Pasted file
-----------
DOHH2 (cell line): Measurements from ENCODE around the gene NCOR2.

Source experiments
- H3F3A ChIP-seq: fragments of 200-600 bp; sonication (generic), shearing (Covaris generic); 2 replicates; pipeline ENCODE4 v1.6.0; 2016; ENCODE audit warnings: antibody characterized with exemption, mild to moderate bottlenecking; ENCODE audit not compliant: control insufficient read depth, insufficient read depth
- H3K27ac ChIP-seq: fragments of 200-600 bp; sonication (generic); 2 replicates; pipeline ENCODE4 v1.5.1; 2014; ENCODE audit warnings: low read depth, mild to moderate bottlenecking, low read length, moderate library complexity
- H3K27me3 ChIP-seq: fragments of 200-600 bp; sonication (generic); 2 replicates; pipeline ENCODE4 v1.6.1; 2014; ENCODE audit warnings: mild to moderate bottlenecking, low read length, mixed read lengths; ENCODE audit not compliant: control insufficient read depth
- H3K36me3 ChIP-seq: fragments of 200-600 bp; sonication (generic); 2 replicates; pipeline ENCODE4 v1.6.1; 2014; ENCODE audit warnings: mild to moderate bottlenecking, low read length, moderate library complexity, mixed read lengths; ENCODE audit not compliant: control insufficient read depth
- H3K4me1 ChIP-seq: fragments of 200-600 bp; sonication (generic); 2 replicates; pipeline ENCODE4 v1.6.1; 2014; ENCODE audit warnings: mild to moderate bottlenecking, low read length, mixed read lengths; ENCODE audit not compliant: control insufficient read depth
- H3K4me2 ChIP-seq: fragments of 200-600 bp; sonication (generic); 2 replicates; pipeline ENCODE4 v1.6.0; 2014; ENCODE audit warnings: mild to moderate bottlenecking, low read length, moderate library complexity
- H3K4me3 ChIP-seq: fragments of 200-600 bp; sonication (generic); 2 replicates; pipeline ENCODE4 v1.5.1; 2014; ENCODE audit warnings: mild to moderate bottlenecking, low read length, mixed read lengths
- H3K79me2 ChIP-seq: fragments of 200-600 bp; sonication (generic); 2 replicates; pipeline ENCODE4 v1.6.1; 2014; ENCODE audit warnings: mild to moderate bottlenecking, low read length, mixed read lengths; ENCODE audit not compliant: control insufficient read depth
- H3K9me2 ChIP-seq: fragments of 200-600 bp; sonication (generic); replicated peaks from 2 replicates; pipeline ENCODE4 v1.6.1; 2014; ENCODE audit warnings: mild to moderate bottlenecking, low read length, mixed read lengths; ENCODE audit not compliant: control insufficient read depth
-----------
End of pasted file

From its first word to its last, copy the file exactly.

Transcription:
DOHH2 (cell line): Measurements from ENCODE around the gene NCOR2.

Source experiments
- H3F3A ChIP-seq: fragments of 200-600 bp; sonication (generic), shearing (Covaris generic); 2 replicates; pipeline ENCODE4 v1.6.0; 2016; ENCODE audit warnings: antibody characterized with exemption, mild to moderate bottlenecking; ENCODE audit not compliant: control insufficient read depth, insufficient read depth
- H3K27ac ChIP-seq: fragments of 200-600 bp; sonication (generic); 2 replicates; pipeline ENCODE4 v1.5.1; 2014; ENCODE audit warnings: low read depth, mild to moderate bottlenecking, low read length, moderate library complexity
- H3K27me3 ChIP-seq: fragments of 200-600 bp; sonication (generic); 2 replicates; pipeline ENCODE4 v1.6.1; 2014; ENCODE audit warnings: mild to moderate bottlenecking, low read length, mixed read lengths; ENCODE audit not compliant: control insufficient read depth
- H3K36me3 ChIP-seq: fragments of 200-600 bp; sonication (generic); 2 replicates; pipeline ENCODE4 v1.6.1; 2014; ENCODE audit warnings: mild to moderate bottlenecking, low read length, moderate library complexity, mixed read lengths; ENCODE audit not compliant: control insufficient read depth
- H3K4me1 ChIP-seq: fragments of 200-600 bp; sonication (generic); 2 replicates; pipeline ENCODE4 v1.6.1; 2014; ENCODE audit warnings: mild to moderate bottlenecking, low read length, mixed read lengths; ENCODE audit not compliant: control insufficient read depth
- H3K4me2 ChIP-seq: fragments of 200-600 bp; sonication (generic); 2 replicates; pipeline ENCODE4 v1.6.0; 2014; ENCODE audit warnings: mild to moderate bottlenecking, low read length, moderate library complexity
- H3K4me3 ChIP-seq: fragments of 200-600 bp; sonication (generic); 2 replicates; pipeline ENCODE4 v1.5.1; 2014; ENCODE audit warnings: mild to moderate bottlenecking, low read length, mixed read lengths
- H3K79me2 ChIP-seq: fragments of 200-600 bp; sonication (generic); 2 replicates; pipeline ENCODE4 v1.6.1; 2014; ENCODE audit warnings: mild to moderate bottlenecking, low read length, mixed read lengths; ENCODE audit not compliant: control insufficient read depth
- H3K9me2 ChIP-seq: fragments of 200-600 bp; sonication (generic); replicated peaks from 2 replicates; pipeline ENCODE4 v1.6.1; 2014; ENCODE audit warnings: mild to moderate bottlenecking, low read length, mixed read lengths; ENCODE audit not compliant: control insufficient read depth